enter image description here

In the context of clothing, a wrap can refer to a shawl or stole wrapped about the upper body, or a simple skirt-type garment made by wrapping a piece of material round the lower body. Many people of both genders throughout the world wear wraps in everyday life, however, in the West, they are largely worn by women.

In fact you could call the Egyptian male garment a wrap skirt and be at the same time coherent, accurate and concise. In other parts of the world, men's wrap skirts are called differently.

  • In Africa it is a kanga
  • In Kerala and the Maldives it is commonly called mundu
  • In Polynesia it is lava-lava
  • In Tonga it is called ta'ovala
  • In Tahiti, parero or pāreu is Tahitian for wraparound skirt
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There are no "man's" skirts by definition. The skirts is a male garment throughout the history, actually since thousands of years and it became a women's clothing too after a women cut her long dress in half. The Industrial Revolution made men wearing trousers because it was more practical for the hard work. During the Victorian era trousers became a men's garment and a kind of uniform.

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How about using the word tunic?

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While a tunic may include a skirt, it is an incorrect word here. A tunic will always include some sort of coverage of the upper body. A skirt alone requires a different term. –  Jonathan Van Matre Apr 4 at 19:22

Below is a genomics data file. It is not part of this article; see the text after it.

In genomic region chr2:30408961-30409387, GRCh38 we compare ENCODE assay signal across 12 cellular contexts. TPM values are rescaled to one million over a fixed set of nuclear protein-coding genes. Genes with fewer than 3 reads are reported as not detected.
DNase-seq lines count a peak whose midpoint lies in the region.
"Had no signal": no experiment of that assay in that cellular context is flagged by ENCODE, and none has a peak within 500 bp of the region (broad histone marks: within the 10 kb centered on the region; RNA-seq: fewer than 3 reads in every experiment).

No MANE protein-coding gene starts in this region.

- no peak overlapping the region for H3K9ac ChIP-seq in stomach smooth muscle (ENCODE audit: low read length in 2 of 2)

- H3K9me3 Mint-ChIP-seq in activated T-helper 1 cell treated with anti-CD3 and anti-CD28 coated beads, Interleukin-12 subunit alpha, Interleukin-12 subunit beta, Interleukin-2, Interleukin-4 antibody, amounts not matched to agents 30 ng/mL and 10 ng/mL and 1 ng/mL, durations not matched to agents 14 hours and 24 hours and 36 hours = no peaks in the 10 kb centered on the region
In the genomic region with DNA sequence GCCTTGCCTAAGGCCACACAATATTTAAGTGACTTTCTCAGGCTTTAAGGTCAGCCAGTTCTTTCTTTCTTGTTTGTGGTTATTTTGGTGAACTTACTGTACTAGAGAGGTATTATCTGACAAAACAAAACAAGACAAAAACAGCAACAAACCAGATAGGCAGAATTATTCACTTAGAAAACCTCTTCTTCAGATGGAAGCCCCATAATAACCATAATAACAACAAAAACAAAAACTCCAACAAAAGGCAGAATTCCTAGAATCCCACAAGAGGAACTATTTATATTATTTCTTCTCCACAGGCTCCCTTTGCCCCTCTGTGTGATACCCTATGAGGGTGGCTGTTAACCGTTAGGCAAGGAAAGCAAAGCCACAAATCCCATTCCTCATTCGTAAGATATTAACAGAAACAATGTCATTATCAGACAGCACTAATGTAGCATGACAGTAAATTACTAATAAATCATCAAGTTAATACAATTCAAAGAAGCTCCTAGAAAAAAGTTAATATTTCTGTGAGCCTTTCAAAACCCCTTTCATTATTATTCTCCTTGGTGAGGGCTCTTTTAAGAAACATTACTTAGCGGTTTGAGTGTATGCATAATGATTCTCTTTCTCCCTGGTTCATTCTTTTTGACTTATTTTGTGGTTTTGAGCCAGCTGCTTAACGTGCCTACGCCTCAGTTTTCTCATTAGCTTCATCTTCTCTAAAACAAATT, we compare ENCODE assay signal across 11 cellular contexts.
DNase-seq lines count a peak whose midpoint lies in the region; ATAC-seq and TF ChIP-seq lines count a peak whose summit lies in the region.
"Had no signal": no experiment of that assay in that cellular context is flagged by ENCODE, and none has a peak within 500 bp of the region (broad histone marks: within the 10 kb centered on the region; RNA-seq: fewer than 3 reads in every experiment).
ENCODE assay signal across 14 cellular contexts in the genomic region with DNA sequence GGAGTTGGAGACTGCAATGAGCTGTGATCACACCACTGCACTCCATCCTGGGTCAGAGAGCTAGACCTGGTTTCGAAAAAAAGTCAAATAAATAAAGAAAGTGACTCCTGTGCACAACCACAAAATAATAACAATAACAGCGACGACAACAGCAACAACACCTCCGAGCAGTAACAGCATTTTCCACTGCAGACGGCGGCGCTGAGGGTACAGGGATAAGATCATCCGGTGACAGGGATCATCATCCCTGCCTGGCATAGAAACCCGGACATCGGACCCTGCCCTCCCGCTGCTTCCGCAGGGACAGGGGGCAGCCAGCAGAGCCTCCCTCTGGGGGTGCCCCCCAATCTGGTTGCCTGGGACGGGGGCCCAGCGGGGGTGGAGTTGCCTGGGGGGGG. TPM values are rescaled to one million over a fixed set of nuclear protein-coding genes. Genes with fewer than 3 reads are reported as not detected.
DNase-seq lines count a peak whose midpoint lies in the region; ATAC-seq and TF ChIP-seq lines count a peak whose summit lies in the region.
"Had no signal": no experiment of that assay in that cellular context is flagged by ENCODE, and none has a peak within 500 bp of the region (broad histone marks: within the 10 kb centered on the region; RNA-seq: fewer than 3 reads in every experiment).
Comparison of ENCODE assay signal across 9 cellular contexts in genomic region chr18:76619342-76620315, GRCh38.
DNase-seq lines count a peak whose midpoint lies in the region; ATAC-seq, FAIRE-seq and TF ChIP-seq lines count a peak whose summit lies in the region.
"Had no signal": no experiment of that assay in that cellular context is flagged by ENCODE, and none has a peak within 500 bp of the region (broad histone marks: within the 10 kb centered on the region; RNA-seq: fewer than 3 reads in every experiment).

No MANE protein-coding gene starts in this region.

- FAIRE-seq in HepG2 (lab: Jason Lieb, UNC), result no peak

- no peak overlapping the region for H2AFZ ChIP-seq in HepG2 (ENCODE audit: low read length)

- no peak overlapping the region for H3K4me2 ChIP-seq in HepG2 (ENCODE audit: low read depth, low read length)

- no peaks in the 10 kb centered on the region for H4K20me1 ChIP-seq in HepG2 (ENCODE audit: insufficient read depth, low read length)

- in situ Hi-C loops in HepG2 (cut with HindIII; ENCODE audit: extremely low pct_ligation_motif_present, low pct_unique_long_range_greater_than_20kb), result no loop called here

A skirt worn by a man is still generally referred to as a kilt.

While this term usually applies to the Scottish skirts worn by men, it applies in general as well.

Kilt comes from Scandinavian languages to Middle English meaning to tuck up around the body.

Egyptian kilts are generally called shendjyt (or shendyt), but in most references the word is followed by kilt.

Compare this to a loin cloth which is generally tied around ones legs and groin to cover to the genitals.

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A utilikilt, yes; a sarong, no. –  tchrist Apr 4 at 12:35
    
@tchrist True. Although, sarong implies loosely wrapped cloth to my ear. But, I think that every society that had a similar garment gave it a different name. So, sarong is the Polynesian name for the garment, and if a Scotsman went to Polynesia in traditional garb they would likely call his kilt a sarong until they learned his word for it. –  David M Apr 4 at 12:41
    
The M-W page you link only defines a kilt as the particular kind of skirt worn by Scottish men or other skirts that closely resemble it. Every kilt is a skirt but not every skirt or even every man's skirt is a kilt. –  David Richerby Apr 5 at 12:50
    
@David Richerby read the other links. And, my comment to tchrist. Every language has a word for a skirt like garment. We define things by the known variety first. It is not wrong to call a man's skirt a kilt. In fact, the terminology has been used for armor, lead aprons, and other skirt like applications. –  David M Apr 5 at 12:57
    
It seems to me that these people are using kilt for lack of a better word for “men’s skirt.” But most definitions I’ve seen of kilt emphasize the style of the garment rather than the fact that it’s a man’s garment. For example, Collins and Wikipedia both emphasize that a kilt is pleated and usually tartan. The fact that it’s menswear is not so much part of the definition, as many other kinds of skirts are also menswear, and kilts are worn by women too. –  Bradd Szonye Apr 8 at 3:11

It depends on the style and content of the piece you're writing. If it's a book or article about Ancient Egypt then you'd use the exact word that msam dug out, shendyt. But you'd still have to use the word skirt to explain what it was, at least on first use. But if the piece isn't about Egypt and you are referring to the garment only once, it would be best to take the short-cut and say skirt.